San Francisco has my heart for very many reasons. Rich and interesting culture and history is one of them. We walked ourselves to Fisherman's Wharf famous Maritime museum, and to be honest, adventure lovers as we are, we had difficult time when the 5pm bell rang and it was time for the park to close and for us to leave. For a few hours that we toured Balclutha times seemed to transport us to late 1800s.
The nation's maritime history is reflected in the museum collections of San Francisco Maritime. The collections represent the endeavors of people making their living from the sea, from the immigrant seaman to the head of a maritime corporation, from the naval architect to the sailmaker. Letters, documents, photographs, books, charts, maps, plans, parts of large vessels, small craft, fine art, tools, clothing, and personal effects all help to tell the story of America's maritime heritage, and it is simply fascinating.
Balclutha - the one ship we toured ( although originally intended to visit a Hercules) - sailed for the first time on January 15, 1887, with a twenty-six-man crew (under British registry from Cardiff, Wales) on her maiden voyage. She was bound for San Francisco. The ship entered the Golden Gate after 140 days at sea, unloaded her cargo of 2,650 tons of coal, and took on sacks of California wheat. It has changed hands quite a few times before it was purchased in 1954 by the San Francisco Maritime Museum Pacific Queen for $25,000. Assisted by donations of cash, materials and labor from the local community, the Museum restored the vessel and returned her original name. The ship was transferred to the National Park Service in 1978, and Balclutha was designated a National Historic Landmark in 1985.
Because of the months-long ocean voyage, Balclutha made only one round-trip per year while engaged in the Europe-to-San Francisco grain trade. She arrived with a cargo three times, but also brought pottery, cutlery, Scotch whisky (from Glasgow and Liverpool) and "Swansea general" (tinplate, coke and pig iron) to San Francisco.
The long months at sea made for a hard and lonely existence. Crewmen, hired by the voyage and not paid until the voyage ended, were often "encouraged" to jump ship (without pay, of course). Only the captain, who commonly stayed with a ship for many voyages, had any measure of job security.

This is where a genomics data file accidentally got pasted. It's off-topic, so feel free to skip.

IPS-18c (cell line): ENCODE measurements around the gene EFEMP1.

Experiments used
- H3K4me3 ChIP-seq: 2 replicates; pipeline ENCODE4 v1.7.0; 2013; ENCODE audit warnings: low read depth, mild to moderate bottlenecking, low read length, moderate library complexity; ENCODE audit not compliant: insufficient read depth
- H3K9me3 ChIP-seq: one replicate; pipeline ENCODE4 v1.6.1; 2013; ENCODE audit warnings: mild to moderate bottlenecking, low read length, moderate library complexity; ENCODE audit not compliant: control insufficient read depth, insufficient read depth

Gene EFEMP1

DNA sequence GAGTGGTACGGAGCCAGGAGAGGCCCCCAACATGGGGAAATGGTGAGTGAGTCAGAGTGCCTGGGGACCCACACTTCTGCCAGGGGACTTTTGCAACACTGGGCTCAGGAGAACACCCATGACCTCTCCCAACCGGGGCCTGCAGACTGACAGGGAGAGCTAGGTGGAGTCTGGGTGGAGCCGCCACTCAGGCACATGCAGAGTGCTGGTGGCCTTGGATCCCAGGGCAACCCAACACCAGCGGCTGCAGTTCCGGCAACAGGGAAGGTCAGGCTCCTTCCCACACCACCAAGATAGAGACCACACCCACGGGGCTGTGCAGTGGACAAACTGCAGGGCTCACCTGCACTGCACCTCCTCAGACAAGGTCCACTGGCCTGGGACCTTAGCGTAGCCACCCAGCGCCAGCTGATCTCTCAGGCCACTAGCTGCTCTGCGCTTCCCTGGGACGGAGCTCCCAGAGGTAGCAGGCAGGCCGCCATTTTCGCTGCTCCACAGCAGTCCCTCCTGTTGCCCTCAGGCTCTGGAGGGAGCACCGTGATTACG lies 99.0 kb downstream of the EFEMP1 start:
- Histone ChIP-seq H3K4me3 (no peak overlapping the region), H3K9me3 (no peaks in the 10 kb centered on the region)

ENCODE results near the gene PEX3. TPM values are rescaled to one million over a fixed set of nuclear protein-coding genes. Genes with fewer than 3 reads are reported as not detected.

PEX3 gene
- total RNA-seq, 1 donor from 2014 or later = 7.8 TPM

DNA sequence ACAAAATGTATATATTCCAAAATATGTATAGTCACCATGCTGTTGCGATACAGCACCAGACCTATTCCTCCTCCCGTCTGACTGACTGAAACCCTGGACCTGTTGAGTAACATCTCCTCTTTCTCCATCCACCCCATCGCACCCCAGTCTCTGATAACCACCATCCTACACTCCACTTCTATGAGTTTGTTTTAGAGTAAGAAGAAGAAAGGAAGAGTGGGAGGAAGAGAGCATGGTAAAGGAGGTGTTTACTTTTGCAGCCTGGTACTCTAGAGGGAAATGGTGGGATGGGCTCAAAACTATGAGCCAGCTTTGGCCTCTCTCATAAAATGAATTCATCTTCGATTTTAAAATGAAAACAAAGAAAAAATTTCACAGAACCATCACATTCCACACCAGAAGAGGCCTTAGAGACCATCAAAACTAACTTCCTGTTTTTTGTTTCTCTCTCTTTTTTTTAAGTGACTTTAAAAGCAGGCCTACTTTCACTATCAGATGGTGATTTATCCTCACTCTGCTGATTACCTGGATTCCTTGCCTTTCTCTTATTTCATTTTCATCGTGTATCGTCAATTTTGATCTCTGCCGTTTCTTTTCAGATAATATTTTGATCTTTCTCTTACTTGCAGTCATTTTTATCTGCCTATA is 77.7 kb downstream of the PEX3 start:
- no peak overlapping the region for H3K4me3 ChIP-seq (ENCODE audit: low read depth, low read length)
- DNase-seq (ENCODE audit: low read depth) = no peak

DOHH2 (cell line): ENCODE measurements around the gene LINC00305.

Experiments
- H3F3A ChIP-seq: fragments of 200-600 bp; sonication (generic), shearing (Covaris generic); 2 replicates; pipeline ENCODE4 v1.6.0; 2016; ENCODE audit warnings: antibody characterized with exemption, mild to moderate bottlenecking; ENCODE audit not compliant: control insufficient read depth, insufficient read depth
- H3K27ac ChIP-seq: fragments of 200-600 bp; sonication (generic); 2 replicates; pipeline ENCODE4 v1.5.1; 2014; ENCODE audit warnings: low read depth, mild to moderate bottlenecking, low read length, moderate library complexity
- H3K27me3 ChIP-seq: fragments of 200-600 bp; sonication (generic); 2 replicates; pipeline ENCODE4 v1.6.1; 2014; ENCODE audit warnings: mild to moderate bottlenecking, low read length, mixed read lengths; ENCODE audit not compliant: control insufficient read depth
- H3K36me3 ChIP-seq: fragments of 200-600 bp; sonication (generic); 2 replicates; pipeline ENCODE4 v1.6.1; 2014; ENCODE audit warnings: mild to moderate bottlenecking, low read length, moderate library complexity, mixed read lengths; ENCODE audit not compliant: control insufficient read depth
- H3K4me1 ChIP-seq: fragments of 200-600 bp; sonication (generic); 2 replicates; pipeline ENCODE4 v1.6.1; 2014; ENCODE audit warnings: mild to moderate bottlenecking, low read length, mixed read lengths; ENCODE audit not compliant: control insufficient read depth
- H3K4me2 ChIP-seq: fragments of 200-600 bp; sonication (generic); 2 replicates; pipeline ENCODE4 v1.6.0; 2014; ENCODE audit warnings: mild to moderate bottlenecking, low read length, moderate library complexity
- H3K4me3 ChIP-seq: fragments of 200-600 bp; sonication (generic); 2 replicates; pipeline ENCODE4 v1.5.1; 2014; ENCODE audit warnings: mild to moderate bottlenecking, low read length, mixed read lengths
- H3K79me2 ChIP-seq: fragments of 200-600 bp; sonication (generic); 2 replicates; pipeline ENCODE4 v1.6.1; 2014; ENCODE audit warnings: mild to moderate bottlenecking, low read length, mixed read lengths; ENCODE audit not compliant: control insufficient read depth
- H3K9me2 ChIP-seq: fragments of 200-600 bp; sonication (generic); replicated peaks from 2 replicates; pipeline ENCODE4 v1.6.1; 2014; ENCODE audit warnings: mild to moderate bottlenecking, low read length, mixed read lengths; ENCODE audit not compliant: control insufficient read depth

And it was also only the captain, whose wife sometimes accompanied him, had any opportunity for family life. On Balclutha's last voyage under the British flag, Captain Durkee’s wife, Alice, gave birth to a daughter. They named the little girl Inda Frances because she was born on the Indian Ocean while the ship was bound for San Francisco.
The captain's quarter charms visitors with its home-y and warm feeling, bearing unmistakeable signs of a woman's touch. Small and most definitely extremely small by modern standards, it bears signs of a family residing in the rooms over a hundred years ago. A few toiletry items, a little high chair in the kitchenette and a few toys connect past and present.
The crew's living arrangements are much more modest then those ones of the captain. A bed ( and a narrow one , the bunk-bed style) , a hook for clothing and a small cupboard is all the men got. The life on the ship then was not easy.
A peek into time, excerpted from a letter by Captain Norman Pearce, chronicling his experience as an able-bodied seaman on Balclutha's maiden voyage:
"A friend of my father was a ship broker at Cardiff, so being there at the time, I asked him what chance I had of getting such a trip. His answer was, ‘We are brokers for a new ship loading coal at Penarth for San Francisco, and she will sail this week. She is a ship called Balclutha and we can get you a berth …’"
"… we were towed away from the dock soon after we joined her … we headed down the Bristol Channel and Irish Sea under full sail. You may guess how I felt up aloft on a topsail furling sail. I don’t know that I had ever been on a yardarm before, but I had to … ."
$5 will take you far on the Hyde Street Pier. Good for an entire week to come back and explore, it is definitely worth a trip.
^^ the crew quarters didn't have much to offer, but were no less fascinating to explore. A narrow bunk and a hook, and , maybe, a cupboard is all the men got. The life on the ship was not for the weak ones, without a doubt ^^
^^" the hated wheel" as a tour guide mentioned. this was the construction that helped to drain the water from the ship. Man-power operated, it was hated by many, if not all ^^
^^ the captain's quarters connected through the common room to the main floor and through the bedrooms to the deck, this area of residence differs significantly. The style and small touches bear unmistakeable signs of woman's hand - a captain's wife - who often joined her husband ^^
Seen in the post : stroller - Xplory in Urban Blue by Stokke with riding board, umbrella and sheepskin ( benefits of sheepskin for babies ) . Baby Carrier - MyCarrier Cool by Stokke ( why we love it ) . Bag - Petunia Pickle Bottom holdall from cake collection ( My absolute go-to for everything. I use it as my bag now. If you are doubting - I highly recommend it: it's worth every penny and then some ). Baby hat and booties - Zutano. Girls' shoes - well known Salt Water sandals. Toys - via local boutique . Toy clips - Hape toys via Sprout San Francisco . Kids bags - a find at a local market. Monkey backpack - via Aldea Baby.